Federally funded research activities and may delay or impede the

rapid development and commercialization of technology.

Second, Grantees should be concerned if the scope of the sponsored

research agreement is so broad that the subsequent exclusive

licensing of technology under the agreement provides a single sponsor

with access to a wide array of Grantee research findings and

technologies that effectively exclude other organizations from

reasonable access to a Grantee's technology.  This type of

arrangement can also delay commercialization if the sponsor does not

have the interest or the capability to develop the technology.

Third, if the sponsor contributes funds to support a Grantee's

general operations rather than specifically defined research

projects, the Grantee should consider the amount of the sponsor's

general funding in relation to funds contributed from other sources

when determining what prospective intellectual property rights the

(sponsor will receive in the results of the Grantee's entire research

portfolio.  There should be a reasonable relationship between the

amount of money contributed by the sponsor and the rights that it is

granted both to review and license resulting technology or

inventions.  As an extreme example, a sponsor should not be able to

provide 5 percent of the Grantee's total support, review 100 percent

of the Grantee's inventions, and receive rights or a first option to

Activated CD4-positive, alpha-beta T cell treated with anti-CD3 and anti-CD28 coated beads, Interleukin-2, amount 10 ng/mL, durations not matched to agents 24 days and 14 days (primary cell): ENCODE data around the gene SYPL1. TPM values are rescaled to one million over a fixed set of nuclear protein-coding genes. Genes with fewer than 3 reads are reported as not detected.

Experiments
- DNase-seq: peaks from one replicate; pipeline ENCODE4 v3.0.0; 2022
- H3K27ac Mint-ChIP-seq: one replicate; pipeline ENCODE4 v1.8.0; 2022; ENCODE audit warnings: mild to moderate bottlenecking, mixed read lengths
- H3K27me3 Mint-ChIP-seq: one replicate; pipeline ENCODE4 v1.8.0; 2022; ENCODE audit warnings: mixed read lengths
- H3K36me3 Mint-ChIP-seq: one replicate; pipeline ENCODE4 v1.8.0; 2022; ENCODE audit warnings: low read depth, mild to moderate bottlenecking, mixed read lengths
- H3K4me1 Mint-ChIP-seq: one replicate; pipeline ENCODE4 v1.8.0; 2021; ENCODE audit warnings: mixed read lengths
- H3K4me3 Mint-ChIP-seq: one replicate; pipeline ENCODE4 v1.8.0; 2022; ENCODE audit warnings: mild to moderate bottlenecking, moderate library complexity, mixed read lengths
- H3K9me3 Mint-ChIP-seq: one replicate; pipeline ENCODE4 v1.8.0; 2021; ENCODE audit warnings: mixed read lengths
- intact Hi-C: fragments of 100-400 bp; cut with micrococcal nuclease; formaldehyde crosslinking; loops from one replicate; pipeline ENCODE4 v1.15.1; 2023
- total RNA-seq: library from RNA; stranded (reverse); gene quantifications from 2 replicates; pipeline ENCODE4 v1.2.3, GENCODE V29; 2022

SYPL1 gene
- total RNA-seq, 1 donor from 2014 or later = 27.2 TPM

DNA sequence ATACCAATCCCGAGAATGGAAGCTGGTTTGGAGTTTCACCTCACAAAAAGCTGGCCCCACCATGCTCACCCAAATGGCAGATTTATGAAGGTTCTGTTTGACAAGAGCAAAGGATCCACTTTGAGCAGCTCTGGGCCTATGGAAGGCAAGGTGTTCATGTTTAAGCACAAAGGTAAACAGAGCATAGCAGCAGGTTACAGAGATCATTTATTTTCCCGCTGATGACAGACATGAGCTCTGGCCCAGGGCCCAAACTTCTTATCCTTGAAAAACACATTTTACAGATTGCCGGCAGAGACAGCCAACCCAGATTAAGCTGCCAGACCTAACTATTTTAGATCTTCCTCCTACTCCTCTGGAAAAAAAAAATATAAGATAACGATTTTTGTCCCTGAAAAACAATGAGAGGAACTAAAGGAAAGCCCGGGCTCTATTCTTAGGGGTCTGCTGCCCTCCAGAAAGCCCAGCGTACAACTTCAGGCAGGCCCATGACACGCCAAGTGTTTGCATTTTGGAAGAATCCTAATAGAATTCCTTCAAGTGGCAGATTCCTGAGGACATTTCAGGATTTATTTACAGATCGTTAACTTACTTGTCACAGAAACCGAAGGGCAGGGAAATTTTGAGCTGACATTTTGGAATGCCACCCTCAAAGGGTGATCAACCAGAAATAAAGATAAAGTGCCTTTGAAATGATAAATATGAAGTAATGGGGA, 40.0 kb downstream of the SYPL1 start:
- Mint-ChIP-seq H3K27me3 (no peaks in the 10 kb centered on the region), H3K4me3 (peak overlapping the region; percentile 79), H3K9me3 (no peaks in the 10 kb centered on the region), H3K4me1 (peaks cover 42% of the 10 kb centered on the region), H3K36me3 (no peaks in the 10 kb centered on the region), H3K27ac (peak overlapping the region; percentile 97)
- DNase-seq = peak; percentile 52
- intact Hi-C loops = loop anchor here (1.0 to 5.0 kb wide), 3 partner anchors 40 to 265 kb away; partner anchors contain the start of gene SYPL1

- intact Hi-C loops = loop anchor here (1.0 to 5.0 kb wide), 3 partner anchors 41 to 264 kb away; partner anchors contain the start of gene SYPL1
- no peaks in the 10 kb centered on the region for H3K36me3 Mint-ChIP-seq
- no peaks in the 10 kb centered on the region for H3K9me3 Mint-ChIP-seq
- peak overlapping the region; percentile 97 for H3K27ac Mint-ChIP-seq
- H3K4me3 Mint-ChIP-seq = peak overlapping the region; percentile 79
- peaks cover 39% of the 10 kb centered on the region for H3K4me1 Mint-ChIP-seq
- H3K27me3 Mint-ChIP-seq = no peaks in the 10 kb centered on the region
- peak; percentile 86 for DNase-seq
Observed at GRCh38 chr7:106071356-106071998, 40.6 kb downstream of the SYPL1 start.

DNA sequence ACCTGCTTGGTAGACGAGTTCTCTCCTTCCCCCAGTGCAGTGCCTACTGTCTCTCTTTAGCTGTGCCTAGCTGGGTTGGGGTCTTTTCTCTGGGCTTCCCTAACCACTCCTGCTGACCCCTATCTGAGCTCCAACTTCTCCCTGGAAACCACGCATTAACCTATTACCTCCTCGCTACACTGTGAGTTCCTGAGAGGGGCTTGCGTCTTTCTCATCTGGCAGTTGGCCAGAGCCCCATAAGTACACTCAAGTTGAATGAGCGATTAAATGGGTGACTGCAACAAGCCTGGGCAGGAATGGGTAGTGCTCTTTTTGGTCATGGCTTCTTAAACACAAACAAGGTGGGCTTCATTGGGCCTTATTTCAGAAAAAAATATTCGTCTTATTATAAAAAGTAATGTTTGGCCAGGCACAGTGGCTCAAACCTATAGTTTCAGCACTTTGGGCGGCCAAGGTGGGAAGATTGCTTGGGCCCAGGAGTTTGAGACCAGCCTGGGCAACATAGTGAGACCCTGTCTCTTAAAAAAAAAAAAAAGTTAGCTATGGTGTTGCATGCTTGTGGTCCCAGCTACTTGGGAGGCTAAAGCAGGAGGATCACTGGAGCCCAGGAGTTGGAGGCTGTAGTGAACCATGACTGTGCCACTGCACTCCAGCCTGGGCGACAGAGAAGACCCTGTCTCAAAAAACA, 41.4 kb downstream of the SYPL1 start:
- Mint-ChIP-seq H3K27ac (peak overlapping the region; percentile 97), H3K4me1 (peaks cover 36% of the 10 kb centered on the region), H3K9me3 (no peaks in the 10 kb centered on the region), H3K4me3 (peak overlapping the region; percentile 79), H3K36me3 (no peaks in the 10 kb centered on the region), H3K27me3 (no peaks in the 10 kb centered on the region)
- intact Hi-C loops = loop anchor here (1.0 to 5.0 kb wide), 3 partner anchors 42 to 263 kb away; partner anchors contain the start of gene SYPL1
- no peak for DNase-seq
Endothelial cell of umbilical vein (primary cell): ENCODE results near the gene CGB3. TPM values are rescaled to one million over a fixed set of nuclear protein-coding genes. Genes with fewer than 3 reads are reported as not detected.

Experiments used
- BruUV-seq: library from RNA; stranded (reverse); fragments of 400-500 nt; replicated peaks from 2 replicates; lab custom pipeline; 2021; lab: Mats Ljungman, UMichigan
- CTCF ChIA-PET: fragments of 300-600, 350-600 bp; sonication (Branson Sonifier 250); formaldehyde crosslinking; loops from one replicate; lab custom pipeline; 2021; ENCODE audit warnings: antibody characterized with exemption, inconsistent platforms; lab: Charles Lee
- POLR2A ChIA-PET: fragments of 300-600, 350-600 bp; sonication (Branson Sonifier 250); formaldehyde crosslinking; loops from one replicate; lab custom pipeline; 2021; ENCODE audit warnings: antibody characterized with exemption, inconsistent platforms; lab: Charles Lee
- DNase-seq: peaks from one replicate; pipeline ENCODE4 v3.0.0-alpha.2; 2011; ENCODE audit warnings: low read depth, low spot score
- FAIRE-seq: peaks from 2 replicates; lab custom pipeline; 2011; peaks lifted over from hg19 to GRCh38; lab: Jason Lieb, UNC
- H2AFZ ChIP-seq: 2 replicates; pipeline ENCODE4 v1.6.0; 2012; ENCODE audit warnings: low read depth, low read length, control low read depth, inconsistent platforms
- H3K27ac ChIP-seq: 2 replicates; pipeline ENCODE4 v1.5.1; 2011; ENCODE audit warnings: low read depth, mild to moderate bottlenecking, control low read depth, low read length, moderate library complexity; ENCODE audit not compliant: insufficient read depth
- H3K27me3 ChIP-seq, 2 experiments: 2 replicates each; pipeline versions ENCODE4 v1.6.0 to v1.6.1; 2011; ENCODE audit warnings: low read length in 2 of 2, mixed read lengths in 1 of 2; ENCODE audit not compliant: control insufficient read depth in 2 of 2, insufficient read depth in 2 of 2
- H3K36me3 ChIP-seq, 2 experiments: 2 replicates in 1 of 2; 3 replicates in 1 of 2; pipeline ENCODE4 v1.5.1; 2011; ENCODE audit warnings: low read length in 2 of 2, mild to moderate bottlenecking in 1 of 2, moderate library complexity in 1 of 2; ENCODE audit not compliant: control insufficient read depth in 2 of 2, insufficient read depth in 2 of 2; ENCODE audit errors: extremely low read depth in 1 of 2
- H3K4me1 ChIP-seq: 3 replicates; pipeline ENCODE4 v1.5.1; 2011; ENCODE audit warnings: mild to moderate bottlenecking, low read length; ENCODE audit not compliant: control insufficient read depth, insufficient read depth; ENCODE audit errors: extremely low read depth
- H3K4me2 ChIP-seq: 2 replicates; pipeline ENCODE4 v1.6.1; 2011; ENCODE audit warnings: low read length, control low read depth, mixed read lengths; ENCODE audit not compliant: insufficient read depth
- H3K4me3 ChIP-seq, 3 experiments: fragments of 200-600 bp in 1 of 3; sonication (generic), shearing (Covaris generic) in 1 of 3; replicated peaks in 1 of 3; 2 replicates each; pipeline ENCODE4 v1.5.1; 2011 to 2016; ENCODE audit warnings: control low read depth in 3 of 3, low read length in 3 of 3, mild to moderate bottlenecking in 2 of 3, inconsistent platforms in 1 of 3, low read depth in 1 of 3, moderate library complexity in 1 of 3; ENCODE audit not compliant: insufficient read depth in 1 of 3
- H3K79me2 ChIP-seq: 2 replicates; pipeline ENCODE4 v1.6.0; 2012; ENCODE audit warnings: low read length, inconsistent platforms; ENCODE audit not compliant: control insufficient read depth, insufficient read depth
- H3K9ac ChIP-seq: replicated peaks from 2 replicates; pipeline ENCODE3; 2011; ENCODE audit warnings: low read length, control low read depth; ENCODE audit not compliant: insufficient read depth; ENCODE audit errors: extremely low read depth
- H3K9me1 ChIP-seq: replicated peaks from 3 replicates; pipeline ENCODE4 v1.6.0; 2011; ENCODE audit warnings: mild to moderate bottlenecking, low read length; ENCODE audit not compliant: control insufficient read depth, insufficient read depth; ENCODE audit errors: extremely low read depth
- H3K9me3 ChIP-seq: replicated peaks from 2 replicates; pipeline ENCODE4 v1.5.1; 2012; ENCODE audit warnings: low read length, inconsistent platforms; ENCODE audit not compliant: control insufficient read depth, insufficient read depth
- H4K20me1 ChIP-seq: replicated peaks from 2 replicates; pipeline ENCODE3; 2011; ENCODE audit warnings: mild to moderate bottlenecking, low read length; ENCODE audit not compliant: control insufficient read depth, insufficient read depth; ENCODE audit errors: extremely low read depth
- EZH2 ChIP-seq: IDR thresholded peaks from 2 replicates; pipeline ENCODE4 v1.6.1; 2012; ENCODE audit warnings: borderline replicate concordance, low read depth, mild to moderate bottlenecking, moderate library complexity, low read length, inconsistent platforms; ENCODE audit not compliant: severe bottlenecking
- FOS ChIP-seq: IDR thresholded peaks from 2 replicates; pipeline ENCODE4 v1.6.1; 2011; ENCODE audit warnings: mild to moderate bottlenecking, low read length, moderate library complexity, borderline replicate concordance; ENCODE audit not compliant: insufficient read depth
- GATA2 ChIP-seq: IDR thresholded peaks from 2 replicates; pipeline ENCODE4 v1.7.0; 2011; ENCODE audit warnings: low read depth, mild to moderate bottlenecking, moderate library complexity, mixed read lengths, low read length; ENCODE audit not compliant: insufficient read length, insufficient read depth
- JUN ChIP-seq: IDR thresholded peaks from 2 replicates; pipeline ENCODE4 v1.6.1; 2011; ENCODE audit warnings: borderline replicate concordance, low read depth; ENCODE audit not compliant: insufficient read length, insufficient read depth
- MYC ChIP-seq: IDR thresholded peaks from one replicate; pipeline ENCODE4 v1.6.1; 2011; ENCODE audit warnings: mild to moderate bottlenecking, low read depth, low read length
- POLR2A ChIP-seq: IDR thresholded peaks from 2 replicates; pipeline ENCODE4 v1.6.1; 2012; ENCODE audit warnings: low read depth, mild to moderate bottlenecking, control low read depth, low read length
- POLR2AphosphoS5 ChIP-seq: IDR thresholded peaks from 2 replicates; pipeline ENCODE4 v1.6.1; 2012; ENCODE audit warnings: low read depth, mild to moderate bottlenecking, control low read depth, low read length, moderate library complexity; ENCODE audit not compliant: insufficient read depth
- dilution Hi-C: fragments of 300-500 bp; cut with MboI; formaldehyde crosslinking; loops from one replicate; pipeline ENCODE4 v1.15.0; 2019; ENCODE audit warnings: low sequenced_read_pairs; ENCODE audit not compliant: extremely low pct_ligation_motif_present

50 percent of the research results generated by the Grantee.  Where

general funding is involved, a Grantee should consider establishing

some mechanism to limit the review and licensing rights of the

sponsor to a particular segment or percentage of the inventions and

for a set period of time.  For example, the Grantee may require the

sponsor to select those research areas or projects to which its

general funding rights would attach in advance, thereby freeing up

research areas that may be of interest to other commercial entities.

Because, by its nature, general funding is less directed and its

results more imprecise, Grantees should carefully monitor the impact

on open competition and fair access by small business of the

sponsor's licensing practices for technology supported by general


Fourth, Grantees should avoid any other unusual practice or

stipulation that might generate public concern or undermine rather

than serve the public interest.


The following points are to aid non-profit Grantees in administering

the Act and in complying with the requirements of NIH funding


First, Grantees must ensure that the rights to inventions resulting

from Federal funding are not assigned without NIH approval.  An

exception to this is when the assignment is made to an organization

which has as one of its primary functions the management of

inventions, in which case, the assignee will be subject to the same

provisions as the Grantee.

Second, Grantees must share royalties collected on NIH supported

inventions with the inventors and the balance of any royalties or

income earned, after payment of expenses, including payment to

inventors and incidental expenses to the administration of subject

inventions, must be utilized for the support of scientific research

or education.

Third, Grantees must employ reasonable efforts to attract licensees

of subject inventions that are small business firms.  Additionally,

Grantees must provide a preference to small business firms when

licensing a subject invention if Grantees determine that small

business firms have plans or proposals for marketing the invention

which, if executed, are equally as likely to bring the invention to

practical application as any plans or proposals from applicants that